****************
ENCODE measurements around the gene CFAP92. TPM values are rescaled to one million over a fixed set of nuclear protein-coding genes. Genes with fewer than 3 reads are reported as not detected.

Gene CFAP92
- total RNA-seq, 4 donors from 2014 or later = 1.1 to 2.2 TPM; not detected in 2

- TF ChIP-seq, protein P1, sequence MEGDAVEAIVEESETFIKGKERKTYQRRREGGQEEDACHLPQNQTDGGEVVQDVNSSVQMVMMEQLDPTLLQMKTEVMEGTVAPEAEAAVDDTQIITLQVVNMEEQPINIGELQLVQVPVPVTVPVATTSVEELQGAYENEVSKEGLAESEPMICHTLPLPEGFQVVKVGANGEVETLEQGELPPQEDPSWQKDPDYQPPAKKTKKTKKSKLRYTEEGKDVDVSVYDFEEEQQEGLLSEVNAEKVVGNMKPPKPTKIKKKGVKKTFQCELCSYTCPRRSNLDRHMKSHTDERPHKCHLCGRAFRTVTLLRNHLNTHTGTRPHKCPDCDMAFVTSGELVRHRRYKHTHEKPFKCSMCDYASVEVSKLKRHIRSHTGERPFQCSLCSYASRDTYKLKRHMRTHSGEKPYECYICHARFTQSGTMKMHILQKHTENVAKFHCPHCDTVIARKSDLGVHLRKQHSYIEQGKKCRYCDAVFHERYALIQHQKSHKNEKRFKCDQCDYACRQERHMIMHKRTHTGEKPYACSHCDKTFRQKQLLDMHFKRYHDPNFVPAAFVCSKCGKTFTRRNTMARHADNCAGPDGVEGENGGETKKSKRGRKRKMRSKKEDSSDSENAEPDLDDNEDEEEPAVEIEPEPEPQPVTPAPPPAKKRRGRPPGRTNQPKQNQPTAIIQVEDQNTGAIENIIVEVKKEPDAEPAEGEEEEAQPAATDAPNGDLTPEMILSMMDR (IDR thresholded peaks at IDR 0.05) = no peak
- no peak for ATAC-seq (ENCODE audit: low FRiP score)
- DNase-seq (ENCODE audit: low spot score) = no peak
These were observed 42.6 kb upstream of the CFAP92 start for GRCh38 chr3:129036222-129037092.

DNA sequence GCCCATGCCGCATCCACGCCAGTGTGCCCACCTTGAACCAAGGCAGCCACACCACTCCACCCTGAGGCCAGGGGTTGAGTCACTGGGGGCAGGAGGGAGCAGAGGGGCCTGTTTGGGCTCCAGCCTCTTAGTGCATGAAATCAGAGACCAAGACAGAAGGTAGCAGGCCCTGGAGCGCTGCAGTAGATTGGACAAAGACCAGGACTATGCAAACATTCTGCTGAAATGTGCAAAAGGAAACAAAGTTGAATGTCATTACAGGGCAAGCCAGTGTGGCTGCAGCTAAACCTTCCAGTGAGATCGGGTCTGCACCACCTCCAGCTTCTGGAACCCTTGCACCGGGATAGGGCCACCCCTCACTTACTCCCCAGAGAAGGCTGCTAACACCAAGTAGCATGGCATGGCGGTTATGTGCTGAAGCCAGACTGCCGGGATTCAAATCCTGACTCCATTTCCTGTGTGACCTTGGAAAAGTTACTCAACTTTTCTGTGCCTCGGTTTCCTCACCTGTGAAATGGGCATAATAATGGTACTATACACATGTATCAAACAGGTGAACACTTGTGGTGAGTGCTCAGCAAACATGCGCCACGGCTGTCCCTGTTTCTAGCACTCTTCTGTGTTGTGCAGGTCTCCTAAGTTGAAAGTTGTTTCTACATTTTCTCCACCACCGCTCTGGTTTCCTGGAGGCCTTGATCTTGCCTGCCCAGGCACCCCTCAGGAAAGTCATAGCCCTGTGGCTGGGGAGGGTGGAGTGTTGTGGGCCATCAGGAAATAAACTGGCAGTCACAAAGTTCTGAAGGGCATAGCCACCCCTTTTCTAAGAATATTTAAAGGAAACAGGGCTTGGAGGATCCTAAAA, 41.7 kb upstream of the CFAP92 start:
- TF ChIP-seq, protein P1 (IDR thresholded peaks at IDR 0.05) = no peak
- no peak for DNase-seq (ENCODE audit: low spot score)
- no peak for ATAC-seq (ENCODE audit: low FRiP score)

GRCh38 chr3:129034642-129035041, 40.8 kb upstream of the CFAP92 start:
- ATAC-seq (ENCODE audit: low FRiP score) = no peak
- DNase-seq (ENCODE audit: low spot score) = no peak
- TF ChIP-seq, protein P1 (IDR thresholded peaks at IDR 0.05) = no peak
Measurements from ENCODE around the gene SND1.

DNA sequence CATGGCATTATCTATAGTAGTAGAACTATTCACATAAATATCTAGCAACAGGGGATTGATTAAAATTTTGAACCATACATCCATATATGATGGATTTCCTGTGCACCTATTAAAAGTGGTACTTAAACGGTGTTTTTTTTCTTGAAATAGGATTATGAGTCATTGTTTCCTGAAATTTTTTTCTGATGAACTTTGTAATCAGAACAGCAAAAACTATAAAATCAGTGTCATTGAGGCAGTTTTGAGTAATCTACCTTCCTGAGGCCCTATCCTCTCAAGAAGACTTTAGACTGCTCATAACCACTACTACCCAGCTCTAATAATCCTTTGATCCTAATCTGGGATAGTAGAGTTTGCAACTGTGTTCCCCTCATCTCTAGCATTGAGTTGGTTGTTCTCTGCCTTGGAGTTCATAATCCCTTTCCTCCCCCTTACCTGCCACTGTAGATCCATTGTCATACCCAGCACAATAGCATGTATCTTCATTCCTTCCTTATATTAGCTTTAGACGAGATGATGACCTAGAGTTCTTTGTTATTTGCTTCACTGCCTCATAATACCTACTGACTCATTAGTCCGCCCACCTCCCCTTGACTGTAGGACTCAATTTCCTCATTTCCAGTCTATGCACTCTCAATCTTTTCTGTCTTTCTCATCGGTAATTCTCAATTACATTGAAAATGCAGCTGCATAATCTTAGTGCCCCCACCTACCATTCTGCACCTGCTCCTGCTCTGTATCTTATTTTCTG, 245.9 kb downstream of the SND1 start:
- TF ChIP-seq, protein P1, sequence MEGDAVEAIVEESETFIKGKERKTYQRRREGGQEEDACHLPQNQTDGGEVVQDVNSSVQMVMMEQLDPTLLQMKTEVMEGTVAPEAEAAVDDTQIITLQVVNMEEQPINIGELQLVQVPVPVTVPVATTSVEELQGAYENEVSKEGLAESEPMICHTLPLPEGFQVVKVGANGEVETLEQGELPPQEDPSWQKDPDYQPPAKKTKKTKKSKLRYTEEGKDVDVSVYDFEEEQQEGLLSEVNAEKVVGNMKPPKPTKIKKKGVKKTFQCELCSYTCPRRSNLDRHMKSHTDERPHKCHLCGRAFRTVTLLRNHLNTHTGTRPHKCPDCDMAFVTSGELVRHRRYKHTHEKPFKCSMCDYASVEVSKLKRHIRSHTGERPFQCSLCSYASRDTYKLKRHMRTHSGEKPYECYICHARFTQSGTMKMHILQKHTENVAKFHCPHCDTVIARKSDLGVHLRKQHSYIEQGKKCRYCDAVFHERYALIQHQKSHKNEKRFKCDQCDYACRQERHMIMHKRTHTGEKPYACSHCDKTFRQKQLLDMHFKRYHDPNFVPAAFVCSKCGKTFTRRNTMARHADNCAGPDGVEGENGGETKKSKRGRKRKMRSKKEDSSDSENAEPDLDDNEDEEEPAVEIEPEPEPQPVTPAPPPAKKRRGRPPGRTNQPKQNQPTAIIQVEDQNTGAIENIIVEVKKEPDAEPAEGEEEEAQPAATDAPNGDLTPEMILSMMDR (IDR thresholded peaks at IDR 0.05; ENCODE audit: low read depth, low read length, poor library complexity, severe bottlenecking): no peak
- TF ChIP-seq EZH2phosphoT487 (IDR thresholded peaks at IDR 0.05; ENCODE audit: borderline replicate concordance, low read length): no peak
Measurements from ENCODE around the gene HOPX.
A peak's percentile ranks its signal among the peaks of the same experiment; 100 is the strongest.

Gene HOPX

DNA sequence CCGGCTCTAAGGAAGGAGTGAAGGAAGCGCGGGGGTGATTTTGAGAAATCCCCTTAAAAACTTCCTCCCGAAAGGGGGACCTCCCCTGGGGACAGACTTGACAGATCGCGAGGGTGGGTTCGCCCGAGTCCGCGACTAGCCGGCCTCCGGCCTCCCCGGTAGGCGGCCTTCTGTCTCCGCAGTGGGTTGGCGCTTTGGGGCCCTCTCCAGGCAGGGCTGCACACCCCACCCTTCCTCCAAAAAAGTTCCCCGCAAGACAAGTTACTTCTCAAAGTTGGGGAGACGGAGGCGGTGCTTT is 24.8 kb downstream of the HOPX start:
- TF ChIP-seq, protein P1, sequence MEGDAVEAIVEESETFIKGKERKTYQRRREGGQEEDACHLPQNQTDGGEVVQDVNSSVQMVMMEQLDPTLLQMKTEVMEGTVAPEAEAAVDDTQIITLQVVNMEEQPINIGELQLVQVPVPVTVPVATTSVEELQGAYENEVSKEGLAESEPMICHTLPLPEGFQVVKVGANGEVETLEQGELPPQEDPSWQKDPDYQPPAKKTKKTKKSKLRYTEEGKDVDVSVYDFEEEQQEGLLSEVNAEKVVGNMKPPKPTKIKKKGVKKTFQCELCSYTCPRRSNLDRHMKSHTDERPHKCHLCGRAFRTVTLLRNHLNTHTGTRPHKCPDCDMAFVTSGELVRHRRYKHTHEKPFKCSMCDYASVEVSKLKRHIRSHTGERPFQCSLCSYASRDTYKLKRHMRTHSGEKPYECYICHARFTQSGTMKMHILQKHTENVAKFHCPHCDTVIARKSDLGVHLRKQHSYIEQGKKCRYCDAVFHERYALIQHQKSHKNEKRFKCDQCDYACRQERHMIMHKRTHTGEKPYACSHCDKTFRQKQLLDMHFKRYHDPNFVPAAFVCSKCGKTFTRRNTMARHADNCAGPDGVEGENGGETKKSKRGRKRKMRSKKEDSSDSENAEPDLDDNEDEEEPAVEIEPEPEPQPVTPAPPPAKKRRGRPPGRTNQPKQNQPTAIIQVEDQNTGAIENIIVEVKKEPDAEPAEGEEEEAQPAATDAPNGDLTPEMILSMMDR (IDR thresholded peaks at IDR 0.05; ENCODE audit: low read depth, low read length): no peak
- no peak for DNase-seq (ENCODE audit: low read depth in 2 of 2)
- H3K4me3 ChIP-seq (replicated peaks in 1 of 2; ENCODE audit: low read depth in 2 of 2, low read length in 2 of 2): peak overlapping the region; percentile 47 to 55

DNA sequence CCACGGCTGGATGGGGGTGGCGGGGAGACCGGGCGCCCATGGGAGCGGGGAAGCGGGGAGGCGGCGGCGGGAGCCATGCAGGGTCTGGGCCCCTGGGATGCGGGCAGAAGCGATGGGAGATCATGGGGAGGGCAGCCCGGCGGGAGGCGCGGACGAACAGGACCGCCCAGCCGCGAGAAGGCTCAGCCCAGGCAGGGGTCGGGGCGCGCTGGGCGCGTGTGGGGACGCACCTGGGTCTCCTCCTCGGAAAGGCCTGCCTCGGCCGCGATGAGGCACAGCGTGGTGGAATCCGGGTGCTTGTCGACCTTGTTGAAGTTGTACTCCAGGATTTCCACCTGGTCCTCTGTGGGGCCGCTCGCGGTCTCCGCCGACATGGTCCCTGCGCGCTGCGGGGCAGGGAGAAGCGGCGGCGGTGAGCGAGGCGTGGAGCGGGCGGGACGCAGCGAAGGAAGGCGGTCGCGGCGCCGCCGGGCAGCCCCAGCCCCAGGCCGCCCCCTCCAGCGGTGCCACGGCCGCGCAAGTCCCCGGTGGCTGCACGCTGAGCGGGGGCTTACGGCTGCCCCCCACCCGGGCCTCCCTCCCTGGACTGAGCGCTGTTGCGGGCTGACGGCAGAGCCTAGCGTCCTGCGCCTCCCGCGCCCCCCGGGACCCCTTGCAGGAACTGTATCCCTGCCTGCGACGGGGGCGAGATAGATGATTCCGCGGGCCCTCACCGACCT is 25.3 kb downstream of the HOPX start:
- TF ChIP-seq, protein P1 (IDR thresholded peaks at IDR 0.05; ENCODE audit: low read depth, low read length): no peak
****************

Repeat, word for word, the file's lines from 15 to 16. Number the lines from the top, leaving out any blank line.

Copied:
- TF ChIP-seq, protein P1 (IDR thresholded peaks at IDR 0.05) = no peak
Measurements from ENCODE around the gene SND1.